Okinawan Sweet Potato

This is also another type of sweet potato which can be used in substituting Ube extract. Okinawan does well as a substitute of Ube in baking. To use it you have to peel it, cook it then grate it. Though it is able to provide the eye-catching violet colour, it can be easily overwhelmed by other ingredients causing it to lose its colour. When mixed in the dough, it maintains its purple after being beaten with butter and a regular aluminium-free baking powder. It is best to use the baking powder which does not tamper with the dough causing its colour to change to light brown. To maintain the purple colour, you will need to add a few drops of purple artificial colouring. If you are trying to stay away from artificial colourings then only substitute Ube for Okinawan when baking foods which do not have egg and aluminium-baking powder as ingredients.

Stokes purple sweet potatoes

This type of sweet potato has a brownish purple skin. It is the best Ube extract substitute there is; its natural colouring is deep enough no additional food colouring is needed. This substitute is the full package as it also has a light taste of Ube, its products are barely different in taste from those of Ube. When used in baking, the substitute gives the food a darker colour on the outside, but the inside maintains a nice purple colour.

Artificial colouring

Ube extract can be alternated with artificial colouring. When you are out of Ube extract but you still need a consistent deep purple colour in your dishes, you can mix together the blue and red artificial colouring and you will have that deep purple colour.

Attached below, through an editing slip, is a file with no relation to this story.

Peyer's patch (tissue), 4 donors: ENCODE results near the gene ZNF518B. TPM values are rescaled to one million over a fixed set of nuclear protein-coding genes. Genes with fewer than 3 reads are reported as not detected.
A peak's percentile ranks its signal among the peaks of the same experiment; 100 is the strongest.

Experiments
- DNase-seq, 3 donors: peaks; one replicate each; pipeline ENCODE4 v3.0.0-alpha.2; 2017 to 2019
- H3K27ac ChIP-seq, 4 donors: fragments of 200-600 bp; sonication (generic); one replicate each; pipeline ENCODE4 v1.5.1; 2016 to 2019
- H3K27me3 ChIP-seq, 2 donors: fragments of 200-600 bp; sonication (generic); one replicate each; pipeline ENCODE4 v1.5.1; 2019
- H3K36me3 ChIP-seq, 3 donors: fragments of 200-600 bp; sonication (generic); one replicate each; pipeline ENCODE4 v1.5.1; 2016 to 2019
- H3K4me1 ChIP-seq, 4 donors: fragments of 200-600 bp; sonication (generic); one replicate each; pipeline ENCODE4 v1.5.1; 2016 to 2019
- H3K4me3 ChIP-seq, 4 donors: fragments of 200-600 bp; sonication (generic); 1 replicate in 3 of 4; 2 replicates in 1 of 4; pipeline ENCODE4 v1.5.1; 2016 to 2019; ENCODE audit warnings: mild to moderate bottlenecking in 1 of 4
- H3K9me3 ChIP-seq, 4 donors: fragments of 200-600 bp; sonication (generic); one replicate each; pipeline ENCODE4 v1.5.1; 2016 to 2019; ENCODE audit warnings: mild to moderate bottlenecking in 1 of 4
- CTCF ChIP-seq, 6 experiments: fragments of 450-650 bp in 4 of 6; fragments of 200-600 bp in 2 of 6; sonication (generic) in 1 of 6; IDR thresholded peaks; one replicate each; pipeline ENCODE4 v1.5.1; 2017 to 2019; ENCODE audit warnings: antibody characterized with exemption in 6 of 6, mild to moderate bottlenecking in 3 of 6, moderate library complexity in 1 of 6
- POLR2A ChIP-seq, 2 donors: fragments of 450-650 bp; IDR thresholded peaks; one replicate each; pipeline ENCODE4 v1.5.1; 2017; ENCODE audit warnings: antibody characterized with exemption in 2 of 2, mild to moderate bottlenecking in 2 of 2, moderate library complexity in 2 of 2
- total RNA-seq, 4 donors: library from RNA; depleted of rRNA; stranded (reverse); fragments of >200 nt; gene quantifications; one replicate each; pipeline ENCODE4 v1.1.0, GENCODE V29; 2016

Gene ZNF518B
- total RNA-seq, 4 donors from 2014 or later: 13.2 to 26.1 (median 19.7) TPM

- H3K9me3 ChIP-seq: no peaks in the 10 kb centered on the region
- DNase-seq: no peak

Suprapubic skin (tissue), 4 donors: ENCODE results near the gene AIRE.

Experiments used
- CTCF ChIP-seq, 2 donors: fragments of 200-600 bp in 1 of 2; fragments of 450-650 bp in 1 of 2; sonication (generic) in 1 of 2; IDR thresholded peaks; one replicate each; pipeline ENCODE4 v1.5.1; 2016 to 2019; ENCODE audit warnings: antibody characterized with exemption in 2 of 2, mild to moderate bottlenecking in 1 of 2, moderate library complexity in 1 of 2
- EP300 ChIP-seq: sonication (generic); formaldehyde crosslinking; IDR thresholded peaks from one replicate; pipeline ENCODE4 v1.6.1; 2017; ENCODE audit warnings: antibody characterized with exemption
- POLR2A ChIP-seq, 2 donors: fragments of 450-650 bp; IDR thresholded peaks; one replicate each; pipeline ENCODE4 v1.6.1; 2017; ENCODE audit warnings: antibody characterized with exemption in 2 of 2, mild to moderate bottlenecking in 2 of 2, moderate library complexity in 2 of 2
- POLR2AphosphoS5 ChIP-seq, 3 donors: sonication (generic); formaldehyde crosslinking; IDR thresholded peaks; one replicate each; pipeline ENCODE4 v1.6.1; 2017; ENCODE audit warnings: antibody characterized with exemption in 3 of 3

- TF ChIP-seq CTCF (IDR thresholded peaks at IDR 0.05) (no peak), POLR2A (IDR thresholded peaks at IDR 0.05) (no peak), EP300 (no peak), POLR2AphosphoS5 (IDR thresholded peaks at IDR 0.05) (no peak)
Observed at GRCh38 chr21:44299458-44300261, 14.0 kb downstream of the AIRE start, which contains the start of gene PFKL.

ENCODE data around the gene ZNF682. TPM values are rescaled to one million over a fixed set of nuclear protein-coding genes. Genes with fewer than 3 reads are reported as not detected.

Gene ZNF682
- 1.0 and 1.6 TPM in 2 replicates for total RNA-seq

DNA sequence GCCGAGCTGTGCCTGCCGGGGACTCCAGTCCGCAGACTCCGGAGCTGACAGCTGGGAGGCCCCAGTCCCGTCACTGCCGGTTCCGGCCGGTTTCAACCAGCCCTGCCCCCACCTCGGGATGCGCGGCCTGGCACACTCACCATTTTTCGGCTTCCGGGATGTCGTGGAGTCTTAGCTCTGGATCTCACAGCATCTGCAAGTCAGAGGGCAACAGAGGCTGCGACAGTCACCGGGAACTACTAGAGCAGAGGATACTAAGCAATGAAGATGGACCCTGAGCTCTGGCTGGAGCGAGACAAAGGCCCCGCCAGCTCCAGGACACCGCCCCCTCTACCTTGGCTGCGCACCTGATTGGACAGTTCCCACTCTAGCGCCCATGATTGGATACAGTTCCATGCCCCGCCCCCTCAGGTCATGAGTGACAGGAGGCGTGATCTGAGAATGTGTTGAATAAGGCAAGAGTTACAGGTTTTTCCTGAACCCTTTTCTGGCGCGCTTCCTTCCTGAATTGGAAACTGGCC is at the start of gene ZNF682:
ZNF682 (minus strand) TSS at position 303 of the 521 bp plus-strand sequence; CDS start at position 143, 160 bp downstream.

Make your own Ube extract

You can always use your own homemade Ube extract in place of the store-bought one which you usually use.

  • Pour eight ounces of vodka in a canning jar
  • Add your peeled Ube yam to it
  • Store your Ube extracted for a month in a cool place like a cupboard. Make sure it is stored in a place where light does not penetrate: Leaving it for a month is done so that the flavour develops.
  • After a month, remove the flavouring (the Ube yam) and transfer the extract to another container. The extract will be safe to use

Adding Ube Extract to your Dessert

  • Ice cream

Add a spoon of Ube extracts to your ice cream before freezing it and stir to reach the desired purple hue.

  • Toppings

Stir in the Ube extract into your cream so it turns purple then use it as a topping for fluffy waffles or Ube cream sandwiches.

  • Cake and cupcakes

Incorporate Ube extract into a vanilla cake recipe, the violet colour will add vibrancy to the cake. Unlike artificial food colouring, Ube extract does not only add colour to the cake but it adds moisture too as well as flavour.

  • Cookies

Mix the Ube extract into the cookie dough which will produce tasty lavender cookies.

Nutrient Content of Ube Extract

Though it is popular for colouring food, Ube extract is as nutritious as a sweet potato. It is a good sauce of fibre, vitamins and minerals which protect the body against cellular damage. It has small amounts of calcium and iron too. Antioxidants in the Ube extract giving it that purple hue, help the body fight inflammation. The Ube extract consists of a resistant starch which act as a prebiotic fibre responsible for enhancing the growth of a beneficial bacteria in the gut helping it flourish and protect one’s immune system.